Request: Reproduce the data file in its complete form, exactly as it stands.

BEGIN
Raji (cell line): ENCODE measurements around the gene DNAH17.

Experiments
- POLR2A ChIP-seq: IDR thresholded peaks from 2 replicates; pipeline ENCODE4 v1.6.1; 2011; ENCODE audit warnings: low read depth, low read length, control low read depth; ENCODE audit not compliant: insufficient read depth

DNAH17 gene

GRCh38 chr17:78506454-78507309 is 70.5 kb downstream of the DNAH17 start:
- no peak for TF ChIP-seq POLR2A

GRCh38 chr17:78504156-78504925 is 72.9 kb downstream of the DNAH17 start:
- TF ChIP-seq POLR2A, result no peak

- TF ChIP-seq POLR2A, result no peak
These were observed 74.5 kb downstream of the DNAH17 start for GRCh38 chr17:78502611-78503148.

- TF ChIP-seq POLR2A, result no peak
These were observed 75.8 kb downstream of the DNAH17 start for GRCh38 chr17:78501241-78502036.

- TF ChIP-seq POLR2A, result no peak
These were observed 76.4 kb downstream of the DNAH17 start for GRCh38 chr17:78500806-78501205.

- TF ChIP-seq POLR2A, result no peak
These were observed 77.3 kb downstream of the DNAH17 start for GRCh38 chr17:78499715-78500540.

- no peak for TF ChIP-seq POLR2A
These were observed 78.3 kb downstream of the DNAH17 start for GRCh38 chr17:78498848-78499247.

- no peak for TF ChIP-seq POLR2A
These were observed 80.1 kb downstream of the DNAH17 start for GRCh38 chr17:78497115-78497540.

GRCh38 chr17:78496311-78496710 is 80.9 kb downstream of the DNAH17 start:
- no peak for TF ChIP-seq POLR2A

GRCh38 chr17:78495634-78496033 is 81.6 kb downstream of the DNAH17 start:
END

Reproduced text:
Raji (cell line): ENCODE measurements around the gene DNAH17.

Experiments
- POLR2A ChIP-seq: IDR thresholded peaks from 2 replicates; pipeline ENCODE4 v1.6.1; 2011; ENCODE audit warnings: low read depth, low read length, control low read depth; ENCODE audit not compliant: insufficient read depth

DNAH17 gene

GRCh38 chr17:78506454-78507309 is 70.5 kb downstream of the DNAH17 start:
- no peak for TF ChIP-seq POLR2A

GRCh38 chr17:78504156-78504925 is 72.9 kb downstream of the DNAH17 start:
- TF ChIP-seq POLR2A, result no peak

- TF ChIP-seq POLR2A, result no peak
These were observed 74.5 kb downstream of the DNAH17 start for GRCh38 chr17:78502611-78503148.

- TF ChIP-seq POLR2A, result no peak
These were observed 75.8 kb downstream of the DNAH17 start for GRCh38 chr17:78501241-78502036.

- TF ChIP-seq POLR2A, result no peak
These were observed 76.4 kb downstream of the DNAH17 start for GRCh38 chr17:78500806-78501205.

- TF ChIP-seq POLR2A, result no peak
These were observed 77.3 kb downstream of the DNAH17 start for GRCh38 chr17:78499715-78500540.

- no peak for TF ChIP-seq POLR2A
These were observed 78.3 kb downstream of the DNAH17 start for GRCh38 chr17:78498848-78499247.

- no peak for TF ChIP-seq POLR2A
These were observed 80.1 kb downstream of the DNAH17 start for GRCh38 chr17:78497115-78497540.

GRCh38 chr17:78496311-78496710 is 80.9 kb downstream of the DNAH17 start:
- no peak for TF ChIP-seq POLR2A

GRCh38 chr17:78495634-78496033 is 81.6 kb downstream of the DNAH17 start: